What CIA Hacking Says About Encryption
If you haven’t been following the news this week, you missed a major story. Wikileaks has revealed that CIA actively engages in espionage. And it uses computers to do so. But for most end users and encryption advocates, this news is good.
On Tuesday, Wikileaks published a huge cache of what it says are secret CIA documents and files that reveal many of the techniques, tactics, and tools that the agency uses for offensive cyber espionage operations. The documents include detailed descriptions of some of the custom malware CIA officers use, information on zero days that the agency has discovered or purchased, and a host of other data. All in all, it’s an impressive arsenal of tools and it’s exactly the kind of kit that you would expect an intelligence agency with enormous financial and technical resources to possess.
One of the more interesting things Wikileaks claims in its release is that CIA has techniques that enable its operators to bypass the encryption of messaging apps such as Signal, Wiebo, Telegram and WhatsApp. The documents say that CIA can collect the audio and text messages from target devices before the encryption is applied. This statement understandably got a lot of attention from the media and caused immediate concern among users. If CIA can do that to secure messaging apps, then what hope is there for users?
This revelation is actually good news for users. To understand why, you have to start with the fact that CIA is not targeting the encryption used in these apps. Trying to break cryptosystems is generally a losing proposition. It’s time- and resource-intensive and there’s no guarantee of success, even for intelligence agencies. The better move is to attack the implementation of the cryptosystem, where there are often errors. The other alternative is to attack the device itself.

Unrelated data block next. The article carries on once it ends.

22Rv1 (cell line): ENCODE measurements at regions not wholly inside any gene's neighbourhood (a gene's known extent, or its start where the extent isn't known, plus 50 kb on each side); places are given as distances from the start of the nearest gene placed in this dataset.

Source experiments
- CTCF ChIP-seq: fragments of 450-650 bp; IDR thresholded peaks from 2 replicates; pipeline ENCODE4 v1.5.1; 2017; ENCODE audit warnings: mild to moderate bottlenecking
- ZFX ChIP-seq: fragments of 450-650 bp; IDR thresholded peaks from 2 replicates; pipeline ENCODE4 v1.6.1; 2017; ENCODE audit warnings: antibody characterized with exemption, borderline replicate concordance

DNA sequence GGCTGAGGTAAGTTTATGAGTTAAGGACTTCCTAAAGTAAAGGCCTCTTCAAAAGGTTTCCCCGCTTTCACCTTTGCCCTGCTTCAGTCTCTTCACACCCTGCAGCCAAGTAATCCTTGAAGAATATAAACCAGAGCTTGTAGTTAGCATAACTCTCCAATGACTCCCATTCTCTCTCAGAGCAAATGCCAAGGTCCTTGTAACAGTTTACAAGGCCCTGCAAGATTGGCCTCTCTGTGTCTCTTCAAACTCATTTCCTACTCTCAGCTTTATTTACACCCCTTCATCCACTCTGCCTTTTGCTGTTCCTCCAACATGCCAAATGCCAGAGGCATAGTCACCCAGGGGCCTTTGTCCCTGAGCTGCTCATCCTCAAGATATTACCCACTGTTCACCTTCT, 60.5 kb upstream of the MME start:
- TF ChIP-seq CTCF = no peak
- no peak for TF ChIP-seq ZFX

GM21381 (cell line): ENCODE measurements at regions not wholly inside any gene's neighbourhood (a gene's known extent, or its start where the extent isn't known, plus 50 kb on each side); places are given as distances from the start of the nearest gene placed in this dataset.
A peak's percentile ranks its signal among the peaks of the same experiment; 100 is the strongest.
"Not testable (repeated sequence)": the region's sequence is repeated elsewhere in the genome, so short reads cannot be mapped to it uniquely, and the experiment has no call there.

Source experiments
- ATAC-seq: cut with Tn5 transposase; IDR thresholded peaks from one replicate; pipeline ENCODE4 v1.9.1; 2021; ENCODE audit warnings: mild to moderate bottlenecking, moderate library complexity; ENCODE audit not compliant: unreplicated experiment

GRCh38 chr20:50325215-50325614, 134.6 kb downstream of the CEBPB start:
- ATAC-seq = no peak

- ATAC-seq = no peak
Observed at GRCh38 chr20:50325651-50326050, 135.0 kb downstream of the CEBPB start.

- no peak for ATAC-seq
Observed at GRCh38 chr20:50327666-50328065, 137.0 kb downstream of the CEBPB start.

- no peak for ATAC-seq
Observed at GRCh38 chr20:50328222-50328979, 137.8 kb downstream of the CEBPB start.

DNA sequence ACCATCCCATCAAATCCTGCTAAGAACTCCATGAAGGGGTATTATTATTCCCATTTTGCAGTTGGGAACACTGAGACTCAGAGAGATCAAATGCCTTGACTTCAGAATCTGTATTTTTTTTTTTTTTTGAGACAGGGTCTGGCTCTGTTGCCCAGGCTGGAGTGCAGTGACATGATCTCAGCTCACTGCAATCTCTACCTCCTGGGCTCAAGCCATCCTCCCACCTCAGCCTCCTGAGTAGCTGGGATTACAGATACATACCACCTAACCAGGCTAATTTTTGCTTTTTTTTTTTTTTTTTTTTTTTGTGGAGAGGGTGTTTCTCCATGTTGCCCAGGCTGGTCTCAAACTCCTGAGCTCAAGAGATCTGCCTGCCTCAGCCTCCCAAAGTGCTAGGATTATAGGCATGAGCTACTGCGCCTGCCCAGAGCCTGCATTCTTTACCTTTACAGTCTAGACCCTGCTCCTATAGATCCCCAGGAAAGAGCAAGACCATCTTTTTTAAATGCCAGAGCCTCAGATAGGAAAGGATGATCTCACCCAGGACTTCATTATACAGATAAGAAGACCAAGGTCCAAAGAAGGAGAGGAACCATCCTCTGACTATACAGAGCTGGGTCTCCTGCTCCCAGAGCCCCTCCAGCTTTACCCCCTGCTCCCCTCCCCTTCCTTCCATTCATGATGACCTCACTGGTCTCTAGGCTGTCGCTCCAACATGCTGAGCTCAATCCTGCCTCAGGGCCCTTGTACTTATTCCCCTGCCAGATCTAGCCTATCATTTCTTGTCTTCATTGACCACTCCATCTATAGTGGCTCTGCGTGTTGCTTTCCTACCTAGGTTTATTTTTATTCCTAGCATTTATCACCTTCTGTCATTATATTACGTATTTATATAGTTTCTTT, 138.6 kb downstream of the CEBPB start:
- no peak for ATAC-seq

And that’s exactly what CIA has been doing. The agency has at its disposal exploits for a number of vulnerabilities — some of them zero days — in mobile operating systems, which give its operators the ability to compromise individual devices. Once the device is compromised, the game is over and the attacker has won. Transport encryption for messaging apps isn’t going to protect your information against a device-level compromise.
That’s bad news for the individual users targeted by this kind of attack, but for the hundreds of millions of others who use these apps on a daily basis, it is a good sign. It means that the encryption is working and is resistant to attack, so CIA and other adversaries have to find other ways to get what they’re after. As Steve Bellovin of Columbia University put it, “the existence of these hacking tools is a testimonial to the strength of the encryption. It's hard or impossible to break, so the CIA is resorting to expensive, targeted attacks.”
Not only are those attacks expensive, but they generally don’t scale. They need to be tailored for each specific device, so they take time and effort to set up and execute. On the other hand, an attack that breaks a popular cryptosystem would be catastrophic for users, as it would affect all users of that system. But that’s not what these documents show. They show CIA going to great lengths, building very expensive custom tools, and buying exploits in order to circumvent the encryption. “As far as is publicly known, the encryption is strong. Even if it it somewhat weak, modern cryptosystems don't fall in an instant; it takes a fair amount of computation to crack each instance. The CIA is hacking because that's what's left,” Bellovin said.
Hacking is what’s left because the encryption works.